Amazon supposedly uses your purchase history and the books you have looked at to predict your preferences.

However, only a small number of books appear at the bottom of the page, and it’s often the case that those who purchase Amazon ads are favoured, resulting in recommendations that are not particularly accurate. Not in my experience, anyway, or the experience of those I’ve spoken to about this.

Instead of reflecting my personal preferences, these recommendations read more like a highlight reel of what’s currently popular.

It’s not unlike social media, where transparency into who’s paying who to promote what product isn’t always clear (no matter what the guidelines say).

The result of Amazon preferring those in their own pay-to-play system, means that a few books maintain a strong presence in the top rankings while the majority are relegated to obscurity.

The 30-day cliff. Real or myth?

Whenever there is less transparency in how something works, there is always speculation. The same is true for the Amazon cliffs. Some say it exists, others say it doesn’t matter even if it does.

And in the end, the only thing we can know for sure, is that Amazon will do what will benefit Amazon.

The one thing the mere discussion around the 30/60/90-day cliff does is puts pressure on authors to pump out content – and try to compete with everyone else doing the same.

That’s why you’ll find a lot of ghostwriting, repetitive plots, copycat writing, re-publishing previously published content as well as rampant miscategorising of books to give them a better chance at breaking through the rankings.

A reverse harem book is more likely to get a best-seller rank when misplaced in a less competitive category. Books that don’t actually feature the things required in their category can often also be found on page one of search results.

The only sure fire thing that will boost visibility on Amazon (but not guarantee results) is buying ads through Amazon Marketing Services (AMS).

Like I said, the house always wins – they make money when you make a sale and they make money when you’re still trying to make a sale (i.e. advertising with them).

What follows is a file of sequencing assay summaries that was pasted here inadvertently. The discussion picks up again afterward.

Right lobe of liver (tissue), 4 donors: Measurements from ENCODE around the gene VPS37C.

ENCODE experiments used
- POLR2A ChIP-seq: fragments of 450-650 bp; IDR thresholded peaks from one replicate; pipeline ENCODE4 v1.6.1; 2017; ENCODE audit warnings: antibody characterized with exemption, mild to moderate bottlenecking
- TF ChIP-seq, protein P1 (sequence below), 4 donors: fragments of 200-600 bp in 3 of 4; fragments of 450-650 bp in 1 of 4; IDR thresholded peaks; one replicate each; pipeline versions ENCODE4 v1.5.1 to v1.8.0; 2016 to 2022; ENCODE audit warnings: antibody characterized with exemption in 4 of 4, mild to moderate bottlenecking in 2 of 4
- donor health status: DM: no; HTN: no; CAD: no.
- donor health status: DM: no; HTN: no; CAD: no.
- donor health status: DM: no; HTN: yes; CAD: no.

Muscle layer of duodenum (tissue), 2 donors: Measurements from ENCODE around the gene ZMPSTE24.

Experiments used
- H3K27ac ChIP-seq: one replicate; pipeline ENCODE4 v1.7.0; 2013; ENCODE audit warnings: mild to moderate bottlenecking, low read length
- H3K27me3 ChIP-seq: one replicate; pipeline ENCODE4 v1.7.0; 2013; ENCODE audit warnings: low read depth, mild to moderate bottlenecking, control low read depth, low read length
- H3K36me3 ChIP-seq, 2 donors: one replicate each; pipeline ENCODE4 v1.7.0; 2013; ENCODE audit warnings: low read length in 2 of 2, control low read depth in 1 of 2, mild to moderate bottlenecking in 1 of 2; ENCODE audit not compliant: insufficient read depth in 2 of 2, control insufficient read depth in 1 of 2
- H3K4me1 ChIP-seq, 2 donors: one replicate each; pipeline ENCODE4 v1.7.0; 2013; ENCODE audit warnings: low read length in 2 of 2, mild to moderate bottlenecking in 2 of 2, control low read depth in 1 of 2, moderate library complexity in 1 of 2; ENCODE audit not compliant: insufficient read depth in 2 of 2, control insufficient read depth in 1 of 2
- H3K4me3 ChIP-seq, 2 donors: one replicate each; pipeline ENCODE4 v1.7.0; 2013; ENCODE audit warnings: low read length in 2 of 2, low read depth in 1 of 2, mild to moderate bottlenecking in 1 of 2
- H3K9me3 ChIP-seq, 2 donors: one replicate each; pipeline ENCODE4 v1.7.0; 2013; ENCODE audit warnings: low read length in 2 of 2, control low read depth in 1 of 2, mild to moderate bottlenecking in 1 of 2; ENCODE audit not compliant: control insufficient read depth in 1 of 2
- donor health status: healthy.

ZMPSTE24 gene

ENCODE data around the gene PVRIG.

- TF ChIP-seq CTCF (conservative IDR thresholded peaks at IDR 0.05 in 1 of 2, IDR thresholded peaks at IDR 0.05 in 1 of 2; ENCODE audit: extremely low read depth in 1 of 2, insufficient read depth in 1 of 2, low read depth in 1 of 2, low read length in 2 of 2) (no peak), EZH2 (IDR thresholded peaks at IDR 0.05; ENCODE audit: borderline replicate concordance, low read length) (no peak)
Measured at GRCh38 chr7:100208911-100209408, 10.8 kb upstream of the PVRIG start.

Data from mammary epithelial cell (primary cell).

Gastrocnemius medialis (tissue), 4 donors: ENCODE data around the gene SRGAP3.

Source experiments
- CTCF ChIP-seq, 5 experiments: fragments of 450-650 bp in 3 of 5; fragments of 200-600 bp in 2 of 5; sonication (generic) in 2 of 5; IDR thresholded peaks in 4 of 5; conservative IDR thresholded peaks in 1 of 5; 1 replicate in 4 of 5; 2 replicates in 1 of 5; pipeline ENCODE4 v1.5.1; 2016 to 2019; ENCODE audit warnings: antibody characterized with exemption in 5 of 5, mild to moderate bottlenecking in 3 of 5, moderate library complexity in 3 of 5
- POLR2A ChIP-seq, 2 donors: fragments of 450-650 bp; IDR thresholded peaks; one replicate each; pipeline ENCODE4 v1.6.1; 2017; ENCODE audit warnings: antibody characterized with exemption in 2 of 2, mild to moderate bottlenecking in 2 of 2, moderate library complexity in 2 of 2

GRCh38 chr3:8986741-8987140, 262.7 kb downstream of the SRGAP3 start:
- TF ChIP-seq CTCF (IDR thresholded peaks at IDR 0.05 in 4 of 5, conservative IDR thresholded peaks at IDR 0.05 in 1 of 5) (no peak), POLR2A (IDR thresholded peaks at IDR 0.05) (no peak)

And once you do venture into buying visibility through AMS, you’re going up against authors who can afford to put down tens of thousands of dollars at a time, further decreasing your chances of actually being seen.

Whenever the questions are put to Amazon, their spokespersons are quick to assure that the company is proactive in addressing abuses of their systems.

The publishing industry is known for its cut-throat attitude.

And none of this is new.

Sure, when talking about companies like AMS who have unfathomable amounts of data, we’re talking about all this on a whole new level.

But even Charles Dickens’ meandering prose may be a reflection of the fact that he was paid per instalment.

Big publishing houses have always lived and died by their ability to game the system, crack the best-seller lists, and pay-to-play in a given market.

With the advent of SEO gaming, it has become even more cut-throat.

While many authors see success through self-publishing, there is an unsavoury side to the industry that is often swept under the rug.

Book stuffing is just the tip of the iceberg.

There are rumours of authors manipulating Amazon’s algorithms by working together to release books in a specific niche at the same time.

As with other online industries, there are spaces where people gather to discuss black hat SEO tactics.

In a system where visibility is everything, the pressure to succeed has led to a culture of desperation, where tactics like book stuffing and manipulating algorithms are seen as necessary evils to survive in the industry.

Instead of focusing on quality content, authors are increasingly concerned with gaming the system to gain visibility and make a profit.

Or they’re spending a lot of time and effort on marketing that gets them nowhere (which means the time they spend away from writing is costing them dearly).

Where does this leave the reader?

As more authors turn to these techniques, it’s becoming harder to find quality books amidst the noise.

In 2021 there were 12 million ebooks on Kindle and it grows every day.

As algorithms are manipulated, readers are being recommended books that are not necessarily relevant to their interests.

In the end, it’s a lose-lose situation. (Well, for everyone but Amazon.)

Authors who refuse to participate in these tactics risk being buried beneath the competition, while readers are bombarded with low-quality content or the same content over and over again.

In seeking to strike a balance between visibility and quality content, the publishing industry is a ruthless one that has only been exacerbated by the online world and Amazon.

As a reader, you’re left to find your own way through the noise.

BookTok is big, but is it helping?

Before we get into BookTok, let’s take a moment to look at TikTok itself.